Putting It Together: Earthquakes


Just to review, in the section we took an up close look at earthquakes. We made note of the following:

  1. What seismic waves are and how they are generated
  2. The different types of seismic waves and their characteristics
  3. How seismic waves are used to give us a peak at the Earth’s interior
  4. What causes earthquakes and where they occur
  5. The different ways earthquakes are measured
  6. How different material responds to an earthquake
  7. The inability of scientists to predict earthquakes with any accuracy


I’m sure at least some of the reasons to study earthquakes go without saying. Geologists study earthquakes so they can better understand the cause of earthquakes which can in turn help with future predictions. Right now, there is very little ability to predict an earthquake. Geologists are interested in how the ground and different materials move during the earthquake. All of this information helps scientists and engineers understand what is required to build structures to withstand earthquakes. The hazards associated with earthquakes are some of the most dangerous and deadly as you saw in the videos at the beginning of the section.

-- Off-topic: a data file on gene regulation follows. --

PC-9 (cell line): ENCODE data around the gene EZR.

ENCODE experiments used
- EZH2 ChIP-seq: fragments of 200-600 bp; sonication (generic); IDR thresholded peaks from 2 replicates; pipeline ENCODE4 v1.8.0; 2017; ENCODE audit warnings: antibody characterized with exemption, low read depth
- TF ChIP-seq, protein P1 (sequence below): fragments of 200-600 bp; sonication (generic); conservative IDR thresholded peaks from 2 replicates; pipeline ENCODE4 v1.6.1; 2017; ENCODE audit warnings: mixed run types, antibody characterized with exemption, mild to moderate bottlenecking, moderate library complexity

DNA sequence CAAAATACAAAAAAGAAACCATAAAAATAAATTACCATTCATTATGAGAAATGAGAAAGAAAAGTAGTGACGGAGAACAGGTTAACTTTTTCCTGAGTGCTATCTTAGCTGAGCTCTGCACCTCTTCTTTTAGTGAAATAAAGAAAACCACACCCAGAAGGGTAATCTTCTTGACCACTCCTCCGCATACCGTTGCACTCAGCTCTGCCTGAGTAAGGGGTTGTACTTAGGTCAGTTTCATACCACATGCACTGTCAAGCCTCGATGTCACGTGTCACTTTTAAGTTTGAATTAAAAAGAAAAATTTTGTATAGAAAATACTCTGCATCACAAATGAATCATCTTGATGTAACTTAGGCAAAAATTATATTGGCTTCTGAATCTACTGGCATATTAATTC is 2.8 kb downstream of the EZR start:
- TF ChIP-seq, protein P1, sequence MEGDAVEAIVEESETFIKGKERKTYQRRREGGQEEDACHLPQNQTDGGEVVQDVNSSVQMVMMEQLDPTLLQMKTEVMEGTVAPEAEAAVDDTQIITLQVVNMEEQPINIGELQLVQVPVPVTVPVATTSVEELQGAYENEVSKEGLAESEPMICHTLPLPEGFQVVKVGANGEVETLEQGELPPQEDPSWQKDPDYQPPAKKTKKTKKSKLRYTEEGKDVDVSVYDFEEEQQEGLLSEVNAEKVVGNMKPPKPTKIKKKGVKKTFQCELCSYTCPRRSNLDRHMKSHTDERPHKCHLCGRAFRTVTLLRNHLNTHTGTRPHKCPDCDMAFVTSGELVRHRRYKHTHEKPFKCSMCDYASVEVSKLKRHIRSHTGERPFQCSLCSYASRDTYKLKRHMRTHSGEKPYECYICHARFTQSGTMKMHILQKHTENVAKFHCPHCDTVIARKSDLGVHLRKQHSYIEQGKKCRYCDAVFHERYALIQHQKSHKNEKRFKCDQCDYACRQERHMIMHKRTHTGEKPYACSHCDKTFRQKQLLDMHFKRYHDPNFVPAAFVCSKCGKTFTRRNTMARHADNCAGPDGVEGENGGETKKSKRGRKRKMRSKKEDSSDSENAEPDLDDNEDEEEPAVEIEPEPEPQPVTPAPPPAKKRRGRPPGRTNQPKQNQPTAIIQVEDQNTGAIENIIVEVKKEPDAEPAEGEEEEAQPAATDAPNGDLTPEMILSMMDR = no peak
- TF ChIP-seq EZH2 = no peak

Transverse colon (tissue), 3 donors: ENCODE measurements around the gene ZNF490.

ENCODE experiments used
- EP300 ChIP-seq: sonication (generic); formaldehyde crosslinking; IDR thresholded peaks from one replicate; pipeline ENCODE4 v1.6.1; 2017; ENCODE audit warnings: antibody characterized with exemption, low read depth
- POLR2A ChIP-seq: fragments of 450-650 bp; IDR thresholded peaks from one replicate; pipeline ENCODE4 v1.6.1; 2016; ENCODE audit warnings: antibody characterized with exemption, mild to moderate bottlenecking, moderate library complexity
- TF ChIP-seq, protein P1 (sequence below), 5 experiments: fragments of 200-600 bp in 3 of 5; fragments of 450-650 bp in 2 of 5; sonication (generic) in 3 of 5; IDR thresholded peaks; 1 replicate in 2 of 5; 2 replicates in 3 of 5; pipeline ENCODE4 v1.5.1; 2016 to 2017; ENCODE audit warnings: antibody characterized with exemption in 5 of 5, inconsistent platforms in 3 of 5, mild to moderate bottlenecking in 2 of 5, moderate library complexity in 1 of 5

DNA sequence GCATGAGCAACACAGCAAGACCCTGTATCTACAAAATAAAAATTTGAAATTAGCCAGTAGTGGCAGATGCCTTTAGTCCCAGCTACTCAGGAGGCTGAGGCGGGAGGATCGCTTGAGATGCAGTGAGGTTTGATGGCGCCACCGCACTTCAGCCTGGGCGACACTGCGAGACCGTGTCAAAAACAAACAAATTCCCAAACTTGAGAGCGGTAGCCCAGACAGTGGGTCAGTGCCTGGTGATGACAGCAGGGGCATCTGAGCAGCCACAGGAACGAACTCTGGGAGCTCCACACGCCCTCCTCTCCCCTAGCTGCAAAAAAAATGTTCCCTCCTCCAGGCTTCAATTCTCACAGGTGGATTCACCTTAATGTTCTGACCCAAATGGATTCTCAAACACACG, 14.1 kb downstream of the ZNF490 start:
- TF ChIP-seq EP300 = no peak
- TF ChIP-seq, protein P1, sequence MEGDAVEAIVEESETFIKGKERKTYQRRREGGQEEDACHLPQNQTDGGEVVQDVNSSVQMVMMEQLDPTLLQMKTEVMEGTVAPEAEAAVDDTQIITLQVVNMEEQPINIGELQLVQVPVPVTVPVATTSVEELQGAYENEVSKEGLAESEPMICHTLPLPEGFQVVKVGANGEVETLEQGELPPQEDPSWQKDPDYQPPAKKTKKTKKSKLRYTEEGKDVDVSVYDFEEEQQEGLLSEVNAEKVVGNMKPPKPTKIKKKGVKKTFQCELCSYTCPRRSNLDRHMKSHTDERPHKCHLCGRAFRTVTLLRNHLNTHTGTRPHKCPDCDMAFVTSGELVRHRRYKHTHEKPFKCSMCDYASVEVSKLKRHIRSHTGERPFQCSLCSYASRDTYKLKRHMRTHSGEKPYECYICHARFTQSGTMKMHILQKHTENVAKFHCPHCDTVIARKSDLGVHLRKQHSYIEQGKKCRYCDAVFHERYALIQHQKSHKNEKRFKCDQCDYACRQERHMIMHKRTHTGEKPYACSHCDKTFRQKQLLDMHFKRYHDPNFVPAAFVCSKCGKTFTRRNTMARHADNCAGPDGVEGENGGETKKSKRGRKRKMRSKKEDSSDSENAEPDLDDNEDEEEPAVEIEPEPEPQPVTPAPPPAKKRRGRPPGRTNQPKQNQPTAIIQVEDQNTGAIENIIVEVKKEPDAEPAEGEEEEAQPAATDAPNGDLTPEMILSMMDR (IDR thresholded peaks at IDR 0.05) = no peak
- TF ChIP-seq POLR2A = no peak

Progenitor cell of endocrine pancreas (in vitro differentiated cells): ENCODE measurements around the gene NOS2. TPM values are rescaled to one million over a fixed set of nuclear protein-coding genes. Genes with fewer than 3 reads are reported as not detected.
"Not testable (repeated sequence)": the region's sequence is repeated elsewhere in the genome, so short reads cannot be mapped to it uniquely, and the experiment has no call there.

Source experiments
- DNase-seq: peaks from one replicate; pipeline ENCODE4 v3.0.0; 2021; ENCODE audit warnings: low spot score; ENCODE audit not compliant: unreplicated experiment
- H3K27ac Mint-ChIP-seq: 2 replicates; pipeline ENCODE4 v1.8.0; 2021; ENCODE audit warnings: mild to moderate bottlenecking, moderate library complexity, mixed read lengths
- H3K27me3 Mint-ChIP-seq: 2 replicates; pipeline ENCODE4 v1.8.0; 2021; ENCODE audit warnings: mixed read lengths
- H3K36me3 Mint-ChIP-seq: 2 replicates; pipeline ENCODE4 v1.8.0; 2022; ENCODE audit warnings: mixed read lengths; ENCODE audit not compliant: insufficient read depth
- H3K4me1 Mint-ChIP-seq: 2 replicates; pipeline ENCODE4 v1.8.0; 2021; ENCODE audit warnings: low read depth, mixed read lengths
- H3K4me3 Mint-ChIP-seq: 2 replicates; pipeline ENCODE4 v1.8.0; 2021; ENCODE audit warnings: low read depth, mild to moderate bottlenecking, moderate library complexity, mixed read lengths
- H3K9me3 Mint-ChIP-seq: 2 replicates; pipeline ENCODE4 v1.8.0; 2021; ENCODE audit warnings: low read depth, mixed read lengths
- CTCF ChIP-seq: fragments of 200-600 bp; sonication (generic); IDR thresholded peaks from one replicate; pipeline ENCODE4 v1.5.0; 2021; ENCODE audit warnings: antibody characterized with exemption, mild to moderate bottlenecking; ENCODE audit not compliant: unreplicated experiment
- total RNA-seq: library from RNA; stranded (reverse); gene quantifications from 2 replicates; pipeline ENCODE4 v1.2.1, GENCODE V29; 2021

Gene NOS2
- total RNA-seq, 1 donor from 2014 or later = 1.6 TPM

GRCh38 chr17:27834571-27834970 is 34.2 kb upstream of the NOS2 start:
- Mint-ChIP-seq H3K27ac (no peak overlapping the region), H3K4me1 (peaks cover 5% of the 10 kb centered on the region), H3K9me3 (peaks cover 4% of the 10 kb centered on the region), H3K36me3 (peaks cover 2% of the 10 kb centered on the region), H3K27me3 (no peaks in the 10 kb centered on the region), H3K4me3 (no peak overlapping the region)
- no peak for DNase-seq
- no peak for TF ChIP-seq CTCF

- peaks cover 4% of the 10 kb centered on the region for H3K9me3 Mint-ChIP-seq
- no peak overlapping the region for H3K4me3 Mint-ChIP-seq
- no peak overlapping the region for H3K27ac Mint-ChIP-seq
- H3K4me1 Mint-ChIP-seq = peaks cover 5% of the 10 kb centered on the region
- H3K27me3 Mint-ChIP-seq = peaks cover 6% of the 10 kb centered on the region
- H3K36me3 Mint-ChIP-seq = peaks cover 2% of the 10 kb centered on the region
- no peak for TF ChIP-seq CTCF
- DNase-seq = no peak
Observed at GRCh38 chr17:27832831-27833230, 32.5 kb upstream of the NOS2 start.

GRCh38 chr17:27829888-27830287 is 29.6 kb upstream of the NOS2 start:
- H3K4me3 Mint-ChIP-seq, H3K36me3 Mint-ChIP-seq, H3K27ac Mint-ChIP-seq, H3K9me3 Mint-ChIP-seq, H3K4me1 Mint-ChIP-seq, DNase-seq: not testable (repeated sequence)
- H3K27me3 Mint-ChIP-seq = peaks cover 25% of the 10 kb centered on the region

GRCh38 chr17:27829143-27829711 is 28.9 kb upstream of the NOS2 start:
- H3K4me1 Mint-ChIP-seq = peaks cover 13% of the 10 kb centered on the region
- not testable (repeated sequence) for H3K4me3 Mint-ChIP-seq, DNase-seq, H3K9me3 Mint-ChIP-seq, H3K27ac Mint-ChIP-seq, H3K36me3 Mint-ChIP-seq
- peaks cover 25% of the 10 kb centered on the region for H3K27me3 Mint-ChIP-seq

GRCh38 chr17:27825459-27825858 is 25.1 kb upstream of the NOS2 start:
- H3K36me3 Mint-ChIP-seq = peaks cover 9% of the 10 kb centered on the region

So, why do California and Japan have so many earthquakes? California is located on the San Andreas Fault (one of many), which is a part of a transform plate boundary that is constantly moving. In the case of Japan, if you look back at the plate tectonics map, you will see Japan sits on top of three different tectonic plates that all moving in different ways. We now know that this movement is the main cause of earthquakes. As we continue to learn more about earthquakes, perhaps the next 9.0 earthquake will not do so much damage or claim so many lives.


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